bosanski: Prost broj
brezhoneg: Niver kentael
català: Nombre primer
čeština: Prvočíslo
Cymraeg: Rhif cysefin
dansk: Primtal
Deutsch: Primzahl
eesti: Algarv
Ελληνικά: Πρώτος αριθμός
español: Número primo
Esperanto: Primo
euskara: Zenbaki lehen
فارسی: عدد اول
føroyskt: Primtal
français: Nombre premier
贛語: 質數
хальмг: Экн тойг
한국어: 소수 (수론)
Hawaiʻi: Helu kumu
հայերեն: Պարզ թիվ
hornjoserbsce: Primowa ličba
hrvatski: Prosti broj
Bahasa Indonesia: Bilangan prima
interlingua: Numero prime
italiano: Numero primo
Basa Jawa: Wilangan prima
қазақша: Жай сан
Kiswahili: Namba tasa
Kreyòl ayisyen: Nonm premye
Кыргызча: Жөнөкөй сан
latviešu: Pirmskaitlis
Lëtzebuergesch: Primzuel
Limburgs: Priemgetaal
la .lojban.: nalfendi kacna'u
lumbaart: Numer primm
magyar: Prímszámok
македонски: Прост број
مصرى: عدد اولى
Bahasa Melayu: Nombor perdana
монгол: Анхны тоо
မြန်မာဘာသာ: သုဒ္ဓကိန်း
Nederlands: Priemgetal
日本語: 素数
Nordfriisk: Primtaal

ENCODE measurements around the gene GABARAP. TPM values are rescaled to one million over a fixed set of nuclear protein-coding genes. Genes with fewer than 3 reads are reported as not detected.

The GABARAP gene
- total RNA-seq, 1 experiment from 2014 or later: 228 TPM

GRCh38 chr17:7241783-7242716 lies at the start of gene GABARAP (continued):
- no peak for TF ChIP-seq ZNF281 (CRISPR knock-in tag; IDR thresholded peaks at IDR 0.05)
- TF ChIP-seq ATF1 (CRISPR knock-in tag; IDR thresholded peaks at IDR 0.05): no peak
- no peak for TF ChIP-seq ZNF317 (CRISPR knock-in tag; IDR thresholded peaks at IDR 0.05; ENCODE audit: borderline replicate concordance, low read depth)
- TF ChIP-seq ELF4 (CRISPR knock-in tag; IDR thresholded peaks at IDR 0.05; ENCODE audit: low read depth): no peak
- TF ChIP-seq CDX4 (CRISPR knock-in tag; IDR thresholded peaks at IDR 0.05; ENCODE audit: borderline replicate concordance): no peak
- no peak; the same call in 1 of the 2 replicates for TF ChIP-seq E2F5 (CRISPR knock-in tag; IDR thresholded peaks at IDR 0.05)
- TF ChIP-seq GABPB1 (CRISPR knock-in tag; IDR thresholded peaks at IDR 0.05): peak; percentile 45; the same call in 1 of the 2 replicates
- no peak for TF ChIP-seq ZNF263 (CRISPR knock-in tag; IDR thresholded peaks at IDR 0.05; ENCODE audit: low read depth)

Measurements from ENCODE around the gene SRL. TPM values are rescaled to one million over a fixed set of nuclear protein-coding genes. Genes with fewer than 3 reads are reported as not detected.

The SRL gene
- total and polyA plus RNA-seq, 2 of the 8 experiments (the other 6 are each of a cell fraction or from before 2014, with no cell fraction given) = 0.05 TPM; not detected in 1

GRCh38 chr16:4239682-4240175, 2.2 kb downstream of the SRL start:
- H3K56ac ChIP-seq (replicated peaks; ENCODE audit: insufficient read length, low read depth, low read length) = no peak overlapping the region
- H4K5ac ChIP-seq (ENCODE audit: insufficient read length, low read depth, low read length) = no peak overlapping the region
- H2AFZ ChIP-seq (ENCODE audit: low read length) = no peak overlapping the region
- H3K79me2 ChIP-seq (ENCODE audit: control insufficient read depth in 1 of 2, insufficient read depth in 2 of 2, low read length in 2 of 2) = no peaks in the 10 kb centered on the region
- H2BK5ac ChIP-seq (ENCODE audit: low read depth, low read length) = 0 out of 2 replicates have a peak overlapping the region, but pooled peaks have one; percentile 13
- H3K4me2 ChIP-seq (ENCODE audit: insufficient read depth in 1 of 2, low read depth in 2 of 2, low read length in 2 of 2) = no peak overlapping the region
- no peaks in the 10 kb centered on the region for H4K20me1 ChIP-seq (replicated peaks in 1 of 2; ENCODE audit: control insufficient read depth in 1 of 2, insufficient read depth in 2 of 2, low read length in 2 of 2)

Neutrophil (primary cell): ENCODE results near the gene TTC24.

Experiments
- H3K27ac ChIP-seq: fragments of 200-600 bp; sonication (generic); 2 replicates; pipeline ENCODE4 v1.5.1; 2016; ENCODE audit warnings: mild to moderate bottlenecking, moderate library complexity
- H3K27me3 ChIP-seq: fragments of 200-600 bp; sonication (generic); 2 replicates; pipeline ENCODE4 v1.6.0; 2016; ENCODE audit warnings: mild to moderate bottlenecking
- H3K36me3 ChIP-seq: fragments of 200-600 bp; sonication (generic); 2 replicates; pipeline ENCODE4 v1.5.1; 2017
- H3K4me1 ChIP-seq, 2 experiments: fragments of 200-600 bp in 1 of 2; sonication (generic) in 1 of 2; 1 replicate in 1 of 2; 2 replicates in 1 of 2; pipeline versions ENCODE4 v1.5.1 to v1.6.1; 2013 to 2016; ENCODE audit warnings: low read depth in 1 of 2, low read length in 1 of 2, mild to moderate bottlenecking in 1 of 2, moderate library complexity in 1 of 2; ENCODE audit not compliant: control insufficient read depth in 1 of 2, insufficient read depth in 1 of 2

norsk: Primtall
norsk nynorsk: Primtal
oʻzbekcha/ўзбекча: Tub son
ਪੰਜਾਬੀ: ਅਭਾਜ ਸੰਖਿਆ
پنجابی: پرائم نمبر
Patois: Praim nomba
ភាសាខ្មែរ: ចំនួនបឋម
Piemontèis: Nùmer prim
Plattdüütsch: Primtall
português: Número primo
română: Număr prim
sicilianu: Nùmmuru primu
Simple English: Prime number
slovenčina: Prvočíslo
slovenščina: Praštevilo
ślůnski: Pjyrszo nůmera
Soomaaliga: Tiro mutuxan
српски / srpski: Прост број
srpskohrvatski / српскохрватски: Prost broj
suomi: Alkuluku
svenska: Primtal
தமிழ்: பகா எண்
Türkçe: Asal sayı
українська: Просте число
اردو: مفرد عدد
vèneto: Nùmaro primo
vepsän kel’: Palatoi lugu
Tiếng Việt: Số nguyên tố
Võro: Algarv
文言: 質數
West-Vlams: Priemgetal
ייִדיש: פרימצאל
粵語: 質數
Zazaki: Amaro primal
žemaitėška: Pėrmėnis skaitlios
中文: 素数